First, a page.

Non-Microsoft security flaws the real culprit, analysis finds

The number of security flaws affecting Windows users rose 5 percent last year and the culprits are overwhelmingly non-Microsoft programs, the latest study from information provider Secunia has found.

In 2012, the total number of vulnerabilities recorded by Secunia advisories and using Common Vulnerability Exposures (CVE) reached 9,776 in products from 421 different vendors, one fifth of which were rated as 'highly critical' or 'critical'.

Using data gathered by Secunia's Personal Software Inspector (PSI) program, the company found that the average PC was running 72 programs with the top 50 most commonly found software comprising 29 Microsoft programs and 21 from third parties.

Despite the number of Microsoft programs, only 14 percent of the vulnerabilities in the top 50 were caused by its software, a drop that continues a well-established trend towards third-party security flaws in recent years.

On the face of it, the top offenders in the top 50 were Google's Chrome with 291 vulnerabilities in 2011-2012, Mozilla Firefox with 257, Apple iTunes with 243, followed by Flash Player on 67, Java on 66, and Reader on 43.

Peer into Secunia's slightly convoluted presentation of the figures and it becomes clear that there is some double counting here; a Flash vulnerability will show up as a flaw in browsers as well as itself for example.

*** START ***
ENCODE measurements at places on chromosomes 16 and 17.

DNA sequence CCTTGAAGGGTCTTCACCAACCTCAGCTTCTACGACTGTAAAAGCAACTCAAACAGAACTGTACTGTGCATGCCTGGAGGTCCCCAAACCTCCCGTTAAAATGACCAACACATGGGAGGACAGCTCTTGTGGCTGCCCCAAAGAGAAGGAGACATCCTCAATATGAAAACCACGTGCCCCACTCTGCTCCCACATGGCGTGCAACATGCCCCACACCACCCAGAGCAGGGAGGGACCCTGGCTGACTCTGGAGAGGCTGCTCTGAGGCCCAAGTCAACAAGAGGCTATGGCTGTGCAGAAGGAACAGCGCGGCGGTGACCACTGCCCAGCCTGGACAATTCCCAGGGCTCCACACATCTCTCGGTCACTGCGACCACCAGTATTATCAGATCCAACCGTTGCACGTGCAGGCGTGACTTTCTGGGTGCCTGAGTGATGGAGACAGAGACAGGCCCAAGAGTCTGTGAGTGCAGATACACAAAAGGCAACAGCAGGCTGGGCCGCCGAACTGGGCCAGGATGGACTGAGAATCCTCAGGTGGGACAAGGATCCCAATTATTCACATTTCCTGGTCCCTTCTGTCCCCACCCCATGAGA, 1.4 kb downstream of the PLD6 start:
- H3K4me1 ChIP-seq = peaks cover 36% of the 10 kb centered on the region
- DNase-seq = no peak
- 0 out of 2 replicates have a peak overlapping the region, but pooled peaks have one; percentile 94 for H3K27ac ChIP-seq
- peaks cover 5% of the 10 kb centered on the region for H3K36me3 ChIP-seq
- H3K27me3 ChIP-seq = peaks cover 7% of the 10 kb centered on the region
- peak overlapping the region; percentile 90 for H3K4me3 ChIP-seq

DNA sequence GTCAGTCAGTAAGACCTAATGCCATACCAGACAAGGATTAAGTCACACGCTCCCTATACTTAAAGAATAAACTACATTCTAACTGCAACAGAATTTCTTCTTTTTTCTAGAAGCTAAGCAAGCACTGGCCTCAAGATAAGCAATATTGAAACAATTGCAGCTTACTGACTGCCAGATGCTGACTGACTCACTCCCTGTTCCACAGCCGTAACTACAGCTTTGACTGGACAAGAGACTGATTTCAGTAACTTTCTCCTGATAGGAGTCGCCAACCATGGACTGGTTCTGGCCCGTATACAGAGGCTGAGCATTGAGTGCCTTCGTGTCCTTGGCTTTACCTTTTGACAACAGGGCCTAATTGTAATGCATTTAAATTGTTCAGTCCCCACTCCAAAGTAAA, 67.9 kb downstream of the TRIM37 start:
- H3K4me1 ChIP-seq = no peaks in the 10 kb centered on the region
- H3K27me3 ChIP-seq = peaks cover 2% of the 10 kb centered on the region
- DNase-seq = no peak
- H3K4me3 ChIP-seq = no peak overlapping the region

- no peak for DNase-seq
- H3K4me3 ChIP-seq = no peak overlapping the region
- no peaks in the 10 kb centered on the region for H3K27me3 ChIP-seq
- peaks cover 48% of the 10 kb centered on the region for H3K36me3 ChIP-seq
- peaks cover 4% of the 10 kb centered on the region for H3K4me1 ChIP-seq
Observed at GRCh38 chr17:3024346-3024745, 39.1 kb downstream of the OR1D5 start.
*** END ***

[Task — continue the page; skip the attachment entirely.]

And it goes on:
It's not clear why Secunia didn't state this more explicitly, but there is plenty of independent evidence that the top offenders for vulnerabilities in popular programs are mainly Java, Adobe's Reader and Flash browser plugins and Apple's iTunes.

Despite extensive press coverage, zero days are a surprisingly rare if sometimes significant event, with the 25 most popular 25 programs seeing only eight in the course of 2012.

This is down on the previous two years which saw 12 and 14 respectively although again it's difficult to draw any hard conclusions from this fall. Zero days become significant when they are quickly and widely exploited and how long it takes a vendor to patch them.

Encouragingly, the time to patch continues to improve, with 80 percent of all flaws having a patch available on the day they were disclosed. Browser vendors are particularly good at fixing flaws quickly, Secunia said.

What can be concluded from this is that vendors are putting more effort into patching zero days and vulnerabilities generally, and better coordinating with bug researchers. It's also true that criminals are probably researching new ones more aggressively than in the past, leaving software users caught in an uncertain limbo.

"Companies cannot continue to ignore or underestimate non-Microsoft programs as the major source of vulnerabilities that threaten their IT infrastructure and overall IT-security level," said Secunia's director of product management, Morten R. Stengaard.

"The number of vulnerabilities is on the increase, but many organizations continue to turn a blind eye, thereby jeopardizing their entire IT infrastructure," he suggested.

In fairness to organisations, it's not clear that this is true in a year when interfaces such as Java have found themselves affected by a stream of serious flaws.

Most sysadmins will have got the message long ago - if Microsoft's Patch Tuesday is the foundation the bricks and mortar of security are now built by paying close attention to Reader, Flash and Java.

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